Ventura: I won’t pick players who think they’re phenomenons

Giampiero Ventura has warned cocksure players that they will not play for Italy and opined that Mario Balotelli has failed to live up to his hype. The 68-year-old expelled Graziano Pelle from international duty in October after the striker refused to shake his hand after being substituted in the 59th minute of a 2018 FIFA World Cup Russia™ qualifier against Spain.

“I know he apologised to his team-mates,” Ventura told Corriere della Sera. “I hope he understood the situation, but I say it more for him than for me. I think of those stories of talents who were affected negatively by money. It’s like when some people win the lottery and it ruins their lives. Players are not the only ones who can get their heads turned this way.

“I don’t think Andrea Belotti is letting himself be affected by the €100 million release clause in his Torino contract, as he’s someone who wants to improve. Great champions always put themselves up for the challenge, like Cristiano Ronaldo or Gigi Buffon.”

One subject Ventura is relentlessly questioned over is whether he will recall Balotelli. The 26-year-old forward has not played for Italy since Brazil 2014, and endured a frustrating, action-limited two seasons at Liverpool and on loan at AC Milan. However, on the last day of the transfer window in August, he joined Nice on a free transfer and has since excelled, scoring six times in as many matches for the French club.

“There has to be a rapport and when we speak, we’ll understand if there is the possibility of collaboration with him,” said Ventura. “So far, he hasn’t done what his qualities would have allowed him to."

Last month, Ventura called up 22 young players for a training camp, and he revealed he was secretly spying on their attitudes in the aftermath.

“I made sure we had scouts watching all of them the weekend after, because if they had the attitude of thinking themselves a phenomenon, they’d never be back with the Azzurri,” said the former Torino coach. “Nobody failed that test.

“Roberto Gagliardini, for instance, was man of the match for Atalanta against Roma, while Gianluca Lapadula, Gianluca Caprari, Roberto Inglese and Ciciretti all scored. Marco Sportiello arrived during a difficult moment and left our camp with a smile on his face. This is a 360-degree job, covering technical and psychological aspects to get the potential out of a player."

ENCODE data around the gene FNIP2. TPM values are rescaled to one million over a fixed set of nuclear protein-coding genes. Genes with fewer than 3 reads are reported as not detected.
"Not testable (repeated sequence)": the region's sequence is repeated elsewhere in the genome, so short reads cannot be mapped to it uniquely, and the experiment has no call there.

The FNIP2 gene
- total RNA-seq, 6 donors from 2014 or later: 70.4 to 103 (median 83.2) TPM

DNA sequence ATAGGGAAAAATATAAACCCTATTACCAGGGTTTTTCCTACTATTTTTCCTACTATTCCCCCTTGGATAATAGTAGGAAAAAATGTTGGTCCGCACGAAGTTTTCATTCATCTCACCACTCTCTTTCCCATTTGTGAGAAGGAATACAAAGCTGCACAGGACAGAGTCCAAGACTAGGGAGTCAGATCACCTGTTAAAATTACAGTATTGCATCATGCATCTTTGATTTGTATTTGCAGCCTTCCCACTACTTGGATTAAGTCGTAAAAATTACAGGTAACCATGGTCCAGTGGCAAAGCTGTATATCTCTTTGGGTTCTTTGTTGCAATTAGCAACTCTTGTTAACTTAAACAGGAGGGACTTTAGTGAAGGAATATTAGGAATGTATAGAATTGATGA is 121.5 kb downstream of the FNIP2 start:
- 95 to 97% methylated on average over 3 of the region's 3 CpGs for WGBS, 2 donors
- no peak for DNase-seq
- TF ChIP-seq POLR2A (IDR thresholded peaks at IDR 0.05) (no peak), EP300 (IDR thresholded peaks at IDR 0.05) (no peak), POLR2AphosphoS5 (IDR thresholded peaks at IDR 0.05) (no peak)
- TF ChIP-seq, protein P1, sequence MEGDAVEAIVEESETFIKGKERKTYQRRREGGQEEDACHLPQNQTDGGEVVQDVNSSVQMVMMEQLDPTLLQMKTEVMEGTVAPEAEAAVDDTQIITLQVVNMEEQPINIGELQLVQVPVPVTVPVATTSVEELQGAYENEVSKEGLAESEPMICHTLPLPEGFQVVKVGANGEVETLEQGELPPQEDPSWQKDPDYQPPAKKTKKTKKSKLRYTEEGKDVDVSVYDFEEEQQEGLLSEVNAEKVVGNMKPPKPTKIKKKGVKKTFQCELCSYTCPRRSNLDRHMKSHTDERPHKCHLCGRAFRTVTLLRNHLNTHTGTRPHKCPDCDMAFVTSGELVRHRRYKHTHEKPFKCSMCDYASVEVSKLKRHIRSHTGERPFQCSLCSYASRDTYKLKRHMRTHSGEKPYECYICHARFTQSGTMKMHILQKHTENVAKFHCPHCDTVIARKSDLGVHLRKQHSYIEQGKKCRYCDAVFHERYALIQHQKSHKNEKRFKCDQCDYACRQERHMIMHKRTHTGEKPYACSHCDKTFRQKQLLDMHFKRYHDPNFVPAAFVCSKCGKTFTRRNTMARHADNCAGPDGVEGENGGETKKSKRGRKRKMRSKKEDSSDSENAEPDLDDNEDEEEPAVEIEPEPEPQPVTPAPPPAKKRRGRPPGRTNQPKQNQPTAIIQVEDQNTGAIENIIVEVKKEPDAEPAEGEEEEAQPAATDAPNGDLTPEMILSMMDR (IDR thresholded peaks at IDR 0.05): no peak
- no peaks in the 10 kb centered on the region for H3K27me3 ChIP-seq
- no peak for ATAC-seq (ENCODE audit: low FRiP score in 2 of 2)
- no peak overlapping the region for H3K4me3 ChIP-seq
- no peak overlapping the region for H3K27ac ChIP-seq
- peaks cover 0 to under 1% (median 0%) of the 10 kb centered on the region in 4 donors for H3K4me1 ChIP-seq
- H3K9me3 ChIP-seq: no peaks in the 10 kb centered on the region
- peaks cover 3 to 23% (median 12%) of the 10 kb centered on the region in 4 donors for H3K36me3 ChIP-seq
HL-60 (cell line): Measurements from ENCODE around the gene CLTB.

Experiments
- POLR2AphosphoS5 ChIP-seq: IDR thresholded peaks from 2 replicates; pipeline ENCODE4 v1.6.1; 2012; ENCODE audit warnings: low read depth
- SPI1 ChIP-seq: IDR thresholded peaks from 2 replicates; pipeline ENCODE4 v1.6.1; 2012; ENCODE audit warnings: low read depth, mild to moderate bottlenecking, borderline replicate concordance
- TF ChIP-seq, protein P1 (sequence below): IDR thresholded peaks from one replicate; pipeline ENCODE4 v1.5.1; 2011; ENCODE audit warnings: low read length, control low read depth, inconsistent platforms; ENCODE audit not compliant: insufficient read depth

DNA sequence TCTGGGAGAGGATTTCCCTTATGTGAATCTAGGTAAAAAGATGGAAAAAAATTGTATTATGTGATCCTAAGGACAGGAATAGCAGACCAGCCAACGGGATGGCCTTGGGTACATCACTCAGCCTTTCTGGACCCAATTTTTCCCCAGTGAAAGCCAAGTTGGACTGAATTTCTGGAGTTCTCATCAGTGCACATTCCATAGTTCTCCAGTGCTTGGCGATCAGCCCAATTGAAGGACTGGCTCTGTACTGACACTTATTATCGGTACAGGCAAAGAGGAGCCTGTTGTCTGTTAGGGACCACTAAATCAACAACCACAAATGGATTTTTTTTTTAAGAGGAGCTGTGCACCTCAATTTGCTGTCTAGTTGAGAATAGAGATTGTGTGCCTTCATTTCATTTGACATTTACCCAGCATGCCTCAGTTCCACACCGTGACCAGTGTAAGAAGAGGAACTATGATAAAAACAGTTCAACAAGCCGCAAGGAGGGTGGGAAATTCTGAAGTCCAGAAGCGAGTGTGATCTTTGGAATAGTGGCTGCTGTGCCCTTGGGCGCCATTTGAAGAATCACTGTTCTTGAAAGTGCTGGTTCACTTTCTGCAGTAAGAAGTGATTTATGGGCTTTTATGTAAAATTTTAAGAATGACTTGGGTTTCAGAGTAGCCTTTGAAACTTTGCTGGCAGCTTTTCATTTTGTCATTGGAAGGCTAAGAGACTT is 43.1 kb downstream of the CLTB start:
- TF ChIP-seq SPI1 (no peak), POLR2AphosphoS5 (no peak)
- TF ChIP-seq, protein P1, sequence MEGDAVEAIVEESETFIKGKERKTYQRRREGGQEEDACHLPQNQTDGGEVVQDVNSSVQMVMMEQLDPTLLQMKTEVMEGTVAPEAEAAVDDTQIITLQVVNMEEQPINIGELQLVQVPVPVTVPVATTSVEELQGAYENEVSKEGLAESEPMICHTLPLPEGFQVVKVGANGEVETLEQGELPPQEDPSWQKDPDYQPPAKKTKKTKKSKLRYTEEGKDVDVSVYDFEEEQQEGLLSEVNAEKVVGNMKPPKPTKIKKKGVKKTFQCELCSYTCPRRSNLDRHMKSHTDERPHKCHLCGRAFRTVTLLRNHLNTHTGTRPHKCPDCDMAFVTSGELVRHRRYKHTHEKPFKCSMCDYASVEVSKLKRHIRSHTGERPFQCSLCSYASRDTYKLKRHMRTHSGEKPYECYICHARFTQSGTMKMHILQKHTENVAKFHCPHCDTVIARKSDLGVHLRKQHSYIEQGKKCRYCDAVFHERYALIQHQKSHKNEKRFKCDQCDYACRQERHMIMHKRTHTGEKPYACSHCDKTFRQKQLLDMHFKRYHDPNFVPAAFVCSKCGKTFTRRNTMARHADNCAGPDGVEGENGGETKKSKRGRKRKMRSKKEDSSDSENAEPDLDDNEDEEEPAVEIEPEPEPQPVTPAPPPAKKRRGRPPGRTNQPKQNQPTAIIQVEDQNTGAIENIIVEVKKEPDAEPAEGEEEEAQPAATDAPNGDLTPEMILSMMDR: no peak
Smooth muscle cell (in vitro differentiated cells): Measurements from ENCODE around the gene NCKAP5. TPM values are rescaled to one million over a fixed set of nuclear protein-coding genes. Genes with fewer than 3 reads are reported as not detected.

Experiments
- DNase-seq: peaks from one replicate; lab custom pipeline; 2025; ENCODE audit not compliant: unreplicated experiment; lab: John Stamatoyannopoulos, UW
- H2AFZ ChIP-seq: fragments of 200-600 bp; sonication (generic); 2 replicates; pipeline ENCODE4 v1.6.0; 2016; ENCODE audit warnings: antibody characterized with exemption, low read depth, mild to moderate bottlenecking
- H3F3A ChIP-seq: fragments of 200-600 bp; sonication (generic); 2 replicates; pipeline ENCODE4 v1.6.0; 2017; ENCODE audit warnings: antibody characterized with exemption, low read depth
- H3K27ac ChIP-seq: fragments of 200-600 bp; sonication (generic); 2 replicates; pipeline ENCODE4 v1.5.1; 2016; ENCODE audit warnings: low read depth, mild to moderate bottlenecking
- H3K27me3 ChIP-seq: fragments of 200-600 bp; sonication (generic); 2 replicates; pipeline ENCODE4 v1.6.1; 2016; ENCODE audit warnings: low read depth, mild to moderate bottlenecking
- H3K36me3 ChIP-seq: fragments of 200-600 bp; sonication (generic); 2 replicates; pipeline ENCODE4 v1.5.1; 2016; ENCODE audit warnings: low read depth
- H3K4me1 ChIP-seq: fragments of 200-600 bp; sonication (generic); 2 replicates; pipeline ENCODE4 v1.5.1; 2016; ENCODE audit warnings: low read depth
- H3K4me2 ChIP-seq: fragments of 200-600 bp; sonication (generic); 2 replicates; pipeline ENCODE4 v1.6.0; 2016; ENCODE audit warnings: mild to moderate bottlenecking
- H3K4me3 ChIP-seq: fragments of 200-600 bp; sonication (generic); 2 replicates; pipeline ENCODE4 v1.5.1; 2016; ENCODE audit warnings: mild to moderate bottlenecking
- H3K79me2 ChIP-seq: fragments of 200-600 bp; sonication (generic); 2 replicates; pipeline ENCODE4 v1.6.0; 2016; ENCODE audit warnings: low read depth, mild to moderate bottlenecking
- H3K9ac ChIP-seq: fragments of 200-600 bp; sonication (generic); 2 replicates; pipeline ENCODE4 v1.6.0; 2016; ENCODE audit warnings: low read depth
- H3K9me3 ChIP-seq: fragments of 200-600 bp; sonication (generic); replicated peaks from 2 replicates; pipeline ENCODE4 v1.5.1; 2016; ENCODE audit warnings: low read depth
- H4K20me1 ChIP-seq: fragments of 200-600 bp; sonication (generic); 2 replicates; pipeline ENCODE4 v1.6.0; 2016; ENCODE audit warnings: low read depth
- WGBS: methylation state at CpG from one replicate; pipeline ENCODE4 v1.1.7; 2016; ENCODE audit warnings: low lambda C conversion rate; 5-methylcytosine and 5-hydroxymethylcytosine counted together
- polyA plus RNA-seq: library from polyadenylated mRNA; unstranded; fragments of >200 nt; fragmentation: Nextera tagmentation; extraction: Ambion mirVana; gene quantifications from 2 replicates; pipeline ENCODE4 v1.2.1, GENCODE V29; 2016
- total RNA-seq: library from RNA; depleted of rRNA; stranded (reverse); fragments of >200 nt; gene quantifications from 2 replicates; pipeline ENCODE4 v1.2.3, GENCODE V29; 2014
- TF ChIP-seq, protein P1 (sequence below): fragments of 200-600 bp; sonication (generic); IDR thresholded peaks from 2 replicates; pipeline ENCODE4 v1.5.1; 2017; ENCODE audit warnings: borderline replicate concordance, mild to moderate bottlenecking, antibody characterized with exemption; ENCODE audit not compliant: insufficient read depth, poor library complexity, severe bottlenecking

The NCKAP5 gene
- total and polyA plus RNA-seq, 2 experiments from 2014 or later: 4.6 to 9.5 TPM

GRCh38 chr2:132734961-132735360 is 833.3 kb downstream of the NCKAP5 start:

Italy are second in Group G in European qualifying for the 2018 FIFA World Cup Russia™, behind Spain on goal difference and above Israel by a point.

“There were those who were stunned when I said I was inheriting the oldest Nazionale of all time, but that was the truth and nobody seemed to worry about it," Ventura said. "People are, above all, interested in the result, not in who achieves it, but I have to worry about how we get that result. I started travelling round the clubs, speaking to presidents and coaches.

“We are currently joint-top of our World Cup qualifying group, but what happened off the field is just as important: today, clubs play youngsters more than they did ten years ago. It’s like a wave that is gathering momentum, that’s how a movement is born, in my view.

“Marcello Lippi had champions to choose from. At the EUROs, Antonio Conte had time to be a coach and form the team. How do I create young players? I have to go looking for them."

The only World Cup Italy failed to qualify for – they did not enter the race for Uruguay 1930 – was Sweden 1958, when a team including Juan Alberto Schiaffino, Alcides Ghiggia and Dino da Costa were pipped to a ticket by Northern Ireland.